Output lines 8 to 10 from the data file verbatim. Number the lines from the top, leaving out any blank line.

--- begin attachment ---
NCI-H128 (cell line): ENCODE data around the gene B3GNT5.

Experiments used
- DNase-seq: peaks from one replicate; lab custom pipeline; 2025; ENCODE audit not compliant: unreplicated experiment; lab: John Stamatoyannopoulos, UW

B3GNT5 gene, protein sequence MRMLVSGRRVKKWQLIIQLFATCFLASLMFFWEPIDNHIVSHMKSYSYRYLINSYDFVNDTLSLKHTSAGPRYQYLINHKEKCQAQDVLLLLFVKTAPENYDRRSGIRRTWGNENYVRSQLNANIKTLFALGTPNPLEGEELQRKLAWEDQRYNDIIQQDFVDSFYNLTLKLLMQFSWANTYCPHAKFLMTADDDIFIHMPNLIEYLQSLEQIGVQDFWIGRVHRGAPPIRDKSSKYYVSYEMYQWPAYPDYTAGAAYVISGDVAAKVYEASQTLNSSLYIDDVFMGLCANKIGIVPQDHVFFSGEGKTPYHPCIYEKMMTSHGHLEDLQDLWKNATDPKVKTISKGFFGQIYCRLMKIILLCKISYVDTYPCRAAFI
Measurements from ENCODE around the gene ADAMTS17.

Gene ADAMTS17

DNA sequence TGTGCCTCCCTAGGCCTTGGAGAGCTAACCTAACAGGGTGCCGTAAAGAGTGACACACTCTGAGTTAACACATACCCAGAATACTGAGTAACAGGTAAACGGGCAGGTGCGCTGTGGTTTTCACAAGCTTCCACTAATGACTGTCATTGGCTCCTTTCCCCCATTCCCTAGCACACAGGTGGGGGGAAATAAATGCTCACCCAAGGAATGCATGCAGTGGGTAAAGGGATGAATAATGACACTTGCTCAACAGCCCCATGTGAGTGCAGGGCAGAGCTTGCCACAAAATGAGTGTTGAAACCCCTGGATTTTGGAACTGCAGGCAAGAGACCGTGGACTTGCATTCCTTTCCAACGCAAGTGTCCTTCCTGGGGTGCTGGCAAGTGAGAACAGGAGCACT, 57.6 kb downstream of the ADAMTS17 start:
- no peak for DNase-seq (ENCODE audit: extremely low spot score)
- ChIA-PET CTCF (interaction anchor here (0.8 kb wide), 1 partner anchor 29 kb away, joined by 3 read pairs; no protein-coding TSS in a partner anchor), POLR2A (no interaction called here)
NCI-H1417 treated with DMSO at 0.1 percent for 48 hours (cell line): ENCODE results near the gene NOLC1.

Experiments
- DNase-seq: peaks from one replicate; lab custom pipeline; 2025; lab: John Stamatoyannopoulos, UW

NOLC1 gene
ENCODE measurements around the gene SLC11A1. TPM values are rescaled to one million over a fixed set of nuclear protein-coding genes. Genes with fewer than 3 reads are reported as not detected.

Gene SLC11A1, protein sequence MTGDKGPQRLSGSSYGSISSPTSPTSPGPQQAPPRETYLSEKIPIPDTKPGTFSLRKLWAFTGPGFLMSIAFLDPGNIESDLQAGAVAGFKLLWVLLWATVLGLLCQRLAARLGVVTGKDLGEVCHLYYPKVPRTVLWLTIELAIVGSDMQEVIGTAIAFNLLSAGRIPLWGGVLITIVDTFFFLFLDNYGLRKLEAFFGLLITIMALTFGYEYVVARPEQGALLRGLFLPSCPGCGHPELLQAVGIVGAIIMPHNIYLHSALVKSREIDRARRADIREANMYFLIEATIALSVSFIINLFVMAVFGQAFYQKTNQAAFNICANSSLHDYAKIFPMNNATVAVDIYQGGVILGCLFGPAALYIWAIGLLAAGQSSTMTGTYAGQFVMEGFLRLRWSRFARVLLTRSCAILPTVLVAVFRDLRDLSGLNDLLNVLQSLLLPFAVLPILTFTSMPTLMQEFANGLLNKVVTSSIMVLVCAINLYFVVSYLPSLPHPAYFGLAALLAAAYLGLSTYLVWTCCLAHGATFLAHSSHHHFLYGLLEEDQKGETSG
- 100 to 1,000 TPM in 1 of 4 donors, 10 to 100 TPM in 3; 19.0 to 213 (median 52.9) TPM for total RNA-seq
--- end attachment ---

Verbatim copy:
- no peak for DNase-seq (ENCODE audit: extremely low spot score)
- ChIA-PET CTCF (interaction anchor here (0.8 kb wide), 1 partner anchor 29 kb away, joined by 3 read pairs; no protein-coding TSS in a partner anchor), POLR2A (no interaction called here)
NCI-H1417 treated with DMSO at 0.1 percent for 48 hours (cell line): ENCODE results near the gene NOLC1.